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Dangerous Books: Pushing the Pop-Up

“Wick-ed” by Jonathan Maxwell

By Ruth Reader | Posted 7/19/2006

Curator J.W. Mahoney corrals nine local artists and a Swede for Dangerous Books: Pushing the Pop-Up, Area 405 gallery’s 2006 satellite Artscape entry. While Dangerous Books does push the limits on artistic uses of words and dimensions, don’t be misled by the title. Each artist has expanded upon the idea of pop-up books, but some of the work is out there.

The vast concrete warehouse studio, with its wooden beams and remnants of past uses, can leave you wondering where the exhibit begins and ends. James Vose, artist and part owner of the 405 building, displays a sculpture well-suited to be installed in the belly of an old warehouse ripe with red-rusted machinery. His set of large, rounded, metal shears resembles a stainless-steel horseshoe crab. The Maryland native’s work is often informed by industrial metals and equipment, taking on the appearance of tools. The metal provides a nice edge for the shears—and, according to the artist, they actually work. While it’s a satisfyingly engaging, it strays from the idea of pop-up book—or a book at all.

Just as thematically obtuse, Jonathan Maxwell portrays Baltimore’s cityscape in ruddy browns and dripping grays. In his three works—“Harvest,” “A D M,” and “Wick-ed”—he combines steel, rusty nails, and heavy skylines to portray this port city. When the artist lived across the street from an old ExxonMobil tank farm, sunflowers were the only plant that would grow in the oil-wrecked soil, and Maxwell dots his works with sunflowers, providing a contrast between his dismal blue-collar spaces and natural beauty.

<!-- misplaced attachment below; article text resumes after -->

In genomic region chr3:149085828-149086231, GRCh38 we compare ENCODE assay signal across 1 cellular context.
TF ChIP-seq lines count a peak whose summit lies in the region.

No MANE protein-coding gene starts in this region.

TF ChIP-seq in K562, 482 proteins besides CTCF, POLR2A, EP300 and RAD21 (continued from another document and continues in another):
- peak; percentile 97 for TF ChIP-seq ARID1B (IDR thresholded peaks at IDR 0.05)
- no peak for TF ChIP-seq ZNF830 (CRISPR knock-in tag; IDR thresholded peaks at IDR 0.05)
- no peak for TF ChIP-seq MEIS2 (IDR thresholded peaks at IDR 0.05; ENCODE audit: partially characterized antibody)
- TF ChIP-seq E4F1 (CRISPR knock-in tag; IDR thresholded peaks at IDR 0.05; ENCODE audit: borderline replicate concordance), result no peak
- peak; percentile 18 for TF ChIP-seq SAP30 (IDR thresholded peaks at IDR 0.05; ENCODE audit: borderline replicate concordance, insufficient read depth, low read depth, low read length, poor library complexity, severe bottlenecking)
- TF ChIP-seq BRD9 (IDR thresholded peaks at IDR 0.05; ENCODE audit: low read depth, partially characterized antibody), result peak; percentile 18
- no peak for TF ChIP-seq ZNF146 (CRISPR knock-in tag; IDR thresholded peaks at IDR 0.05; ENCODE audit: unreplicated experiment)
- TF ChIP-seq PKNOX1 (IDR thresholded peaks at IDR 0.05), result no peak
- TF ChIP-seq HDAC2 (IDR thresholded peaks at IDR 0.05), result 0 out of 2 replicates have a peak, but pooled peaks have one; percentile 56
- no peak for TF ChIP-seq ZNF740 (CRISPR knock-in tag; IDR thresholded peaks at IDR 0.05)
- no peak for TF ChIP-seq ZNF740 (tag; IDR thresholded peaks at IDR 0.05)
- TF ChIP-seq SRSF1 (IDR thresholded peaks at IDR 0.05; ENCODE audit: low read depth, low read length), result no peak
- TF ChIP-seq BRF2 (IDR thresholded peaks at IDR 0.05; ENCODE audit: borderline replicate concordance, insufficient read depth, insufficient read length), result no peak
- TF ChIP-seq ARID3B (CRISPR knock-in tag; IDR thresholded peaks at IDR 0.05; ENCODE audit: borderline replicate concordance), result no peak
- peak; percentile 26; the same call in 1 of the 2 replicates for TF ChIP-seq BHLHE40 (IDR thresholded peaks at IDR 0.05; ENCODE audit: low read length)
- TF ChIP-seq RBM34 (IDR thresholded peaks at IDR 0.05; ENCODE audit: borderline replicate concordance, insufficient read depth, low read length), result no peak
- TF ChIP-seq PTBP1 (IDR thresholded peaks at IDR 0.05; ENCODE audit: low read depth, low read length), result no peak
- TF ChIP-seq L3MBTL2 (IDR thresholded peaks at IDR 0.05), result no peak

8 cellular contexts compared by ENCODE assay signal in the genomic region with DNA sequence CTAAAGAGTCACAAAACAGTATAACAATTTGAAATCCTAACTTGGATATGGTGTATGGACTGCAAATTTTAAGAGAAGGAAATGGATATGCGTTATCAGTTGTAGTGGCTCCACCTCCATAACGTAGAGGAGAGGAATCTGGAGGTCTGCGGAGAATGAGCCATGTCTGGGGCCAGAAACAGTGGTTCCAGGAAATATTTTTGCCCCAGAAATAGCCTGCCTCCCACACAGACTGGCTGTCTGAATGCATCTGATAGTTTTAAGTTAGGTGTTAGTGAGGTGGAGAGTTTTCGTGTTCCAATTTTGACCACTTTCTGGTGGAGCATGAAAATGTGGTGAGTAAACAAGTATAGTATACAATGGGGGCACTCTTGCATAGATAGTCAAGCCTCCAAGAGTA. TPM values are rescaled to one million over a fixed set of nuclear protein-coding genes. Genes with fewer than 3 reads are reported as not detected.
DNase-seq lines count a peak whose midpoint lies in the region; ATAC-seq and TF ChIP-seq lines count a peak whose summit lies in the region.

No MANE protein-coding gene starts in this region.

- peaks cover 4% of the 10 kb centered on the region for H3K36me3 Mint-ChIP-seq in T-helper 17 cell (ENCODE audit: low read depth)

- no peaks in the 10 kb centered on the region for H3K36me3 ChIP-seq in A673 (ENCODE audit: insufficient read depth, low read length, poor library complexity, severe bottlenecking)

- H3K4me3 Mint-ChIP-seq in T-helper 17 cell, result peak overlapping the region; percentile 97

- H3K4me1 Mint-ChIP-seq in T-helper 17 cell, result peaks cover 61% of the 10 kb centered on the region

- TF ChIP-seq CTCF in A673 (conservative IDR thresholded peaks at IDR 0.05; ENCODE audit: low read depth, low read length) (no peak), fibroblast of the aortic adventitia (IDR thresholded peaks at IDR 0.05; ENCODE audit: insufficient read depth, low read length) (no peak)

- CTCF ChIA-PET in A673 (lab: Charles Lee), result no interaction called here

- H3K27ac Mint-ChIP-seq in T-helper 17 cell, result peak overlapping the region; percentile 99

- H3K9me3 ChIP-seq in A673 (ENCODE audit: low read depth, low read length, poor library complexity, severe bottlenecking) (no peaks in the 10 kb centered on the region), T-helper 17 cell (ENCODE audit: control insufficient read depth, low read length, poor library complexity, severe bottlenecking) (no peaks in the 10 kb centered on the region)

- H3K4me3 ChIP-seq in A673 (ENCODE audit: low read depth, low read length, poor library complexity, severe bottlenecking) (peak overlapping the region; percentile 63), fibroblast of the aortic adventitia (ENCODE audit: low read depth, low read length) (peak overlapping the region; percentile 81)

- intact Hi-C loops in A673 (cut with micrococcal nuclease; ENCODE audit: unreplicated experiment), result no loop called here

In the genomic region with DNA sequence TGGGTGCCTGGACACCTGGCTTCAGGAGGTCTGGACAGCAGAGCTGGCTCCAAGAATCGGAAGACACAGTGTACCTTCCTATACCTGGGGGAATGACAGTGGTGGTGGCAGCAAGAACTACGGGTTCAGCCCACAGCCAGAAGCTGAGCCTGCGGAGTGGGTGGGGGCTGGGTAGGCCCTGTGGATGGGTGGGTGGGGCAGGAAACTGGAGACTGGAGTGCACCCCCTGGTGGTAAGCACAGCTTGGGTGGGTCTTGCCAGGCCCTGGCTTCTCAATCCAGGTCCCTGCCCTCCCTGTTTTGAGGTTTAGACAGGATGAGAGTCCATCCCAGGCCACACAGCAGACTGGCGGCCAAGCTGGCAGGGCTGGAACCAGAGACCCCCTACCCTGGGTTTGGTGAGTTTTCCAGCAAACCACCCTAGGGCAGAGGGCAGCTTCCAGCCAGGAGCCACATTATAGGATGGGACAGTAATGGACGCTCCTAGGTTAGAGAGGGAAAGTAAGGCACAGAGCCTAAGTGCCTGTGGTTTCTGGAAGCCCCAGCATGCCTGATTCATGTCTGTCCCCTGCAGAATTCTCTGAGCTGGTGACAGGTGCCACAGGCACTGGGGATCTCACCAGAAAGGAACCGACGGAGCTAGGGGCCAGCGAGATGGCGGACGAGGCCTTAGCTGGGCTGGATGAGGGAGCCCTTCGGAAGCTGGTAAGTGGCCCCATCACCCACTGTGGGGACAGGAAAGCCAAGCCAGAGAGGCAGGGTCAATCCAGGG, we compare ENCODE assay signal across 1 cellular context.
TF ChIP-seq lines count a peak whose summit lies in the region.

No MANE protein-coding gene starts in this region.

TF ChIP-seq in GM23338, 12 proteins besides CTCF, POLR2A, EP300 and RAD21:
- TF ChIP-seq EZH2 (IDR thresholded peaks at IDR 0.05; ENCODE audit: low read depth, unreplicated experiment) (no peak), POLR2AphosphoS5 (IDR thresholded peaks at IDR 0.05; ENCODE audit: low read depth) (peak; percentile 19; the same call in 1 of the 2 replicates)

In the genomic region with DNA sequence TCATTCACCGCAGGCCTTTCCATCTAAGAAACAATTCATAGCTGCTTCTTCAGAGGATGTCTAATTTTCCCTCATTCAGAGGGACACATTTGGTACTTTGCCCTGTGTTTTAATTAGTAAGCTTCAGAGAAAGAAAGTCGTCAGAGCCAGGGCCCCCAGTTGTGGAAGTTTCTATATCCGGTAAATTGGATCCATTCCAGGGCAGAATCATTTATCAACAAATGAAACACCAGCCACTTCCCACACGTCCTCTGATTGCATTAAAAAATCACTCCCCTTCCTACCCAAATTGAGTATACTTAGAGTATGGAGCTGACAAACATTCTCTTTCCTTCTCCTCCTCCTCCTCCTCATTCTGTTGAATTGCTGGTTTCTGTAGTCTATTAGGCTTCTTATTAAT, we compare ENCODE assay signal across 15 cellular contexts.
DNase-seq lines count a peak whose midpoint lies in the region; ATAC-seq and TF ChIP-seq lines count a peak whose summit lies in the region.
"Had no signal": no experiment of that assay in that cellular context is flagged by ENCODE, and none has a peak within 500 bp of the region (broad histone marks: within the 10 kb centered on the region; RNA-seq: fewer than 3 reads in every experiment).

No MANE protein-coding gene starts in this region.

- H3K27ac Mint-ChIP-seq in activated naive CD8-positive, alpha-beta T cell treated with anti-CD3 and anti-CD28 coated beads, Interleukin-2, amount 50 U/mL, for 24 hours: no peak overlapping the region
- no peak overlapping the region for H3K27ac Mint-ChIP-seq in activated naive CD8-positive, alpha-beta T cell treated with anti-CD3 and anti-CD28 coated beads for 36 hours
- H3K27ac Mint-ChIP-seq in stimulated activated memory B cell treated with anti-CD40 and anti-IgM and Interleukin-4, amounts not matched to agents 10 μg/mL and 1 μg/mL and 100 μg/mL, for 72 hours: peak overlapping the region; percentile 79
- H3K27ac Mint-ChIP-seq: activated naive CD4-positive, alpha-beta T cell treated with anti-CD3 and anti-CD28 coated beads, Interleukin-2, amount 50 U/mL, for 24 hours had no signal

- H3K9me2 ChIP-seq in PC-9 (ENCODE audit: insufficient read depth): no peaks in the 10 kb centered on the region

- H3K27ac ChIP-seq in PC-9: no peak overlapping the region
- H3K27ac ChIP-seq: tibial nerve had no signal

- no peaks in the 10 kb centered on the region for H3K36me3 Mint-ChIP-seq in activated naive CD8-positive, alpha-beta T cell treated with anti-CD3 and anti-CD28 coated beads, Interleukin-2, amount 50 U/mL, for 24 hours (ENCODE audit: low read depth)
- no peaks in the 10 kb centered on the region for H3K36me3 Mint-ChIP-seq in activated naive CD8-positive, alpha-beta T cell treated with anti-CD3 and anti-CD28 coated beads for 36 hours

The show includes more than mementos of Baltimore’s laborers and stock yards; political and social commentary lurk in some of the works that also hew closer to the show’s theme as well. Jewelry maker Lauren Schott subtly pokes fun at American oil obsession and cowboy pride in “Spit and Swagger,” a wallet that opens to reveal a pop-up oil well. For “Little Boy, Fat Man,” Julianna Dail shaped the hard cover of a Harry S. Truman biography into a detonator and cut biographies of the president into sentence-thick strips to create a mushroom cloud of text. And Barb Bondy attempts to explain thought processes through tangram-like shapes in “Diagram for All Solutions.”

Equally quirky is Jens Westerberg’s “The Danger of Reading.” Westerberg graces the Baltimore art scene from his post in Sweden, contributing a film addressing the pop-up. A man reads Swedish poetry amid roaming sheep puppets and independent words appearing on screen at random, sometimes mocking the speaker.

The show’ wiliest inclusions are the free books scattered on lopsided bookshelves in the back of the gallery space. The Baltimore Book Thing supplies Area 405 with plenty of freebies for the duration of the exhibit.

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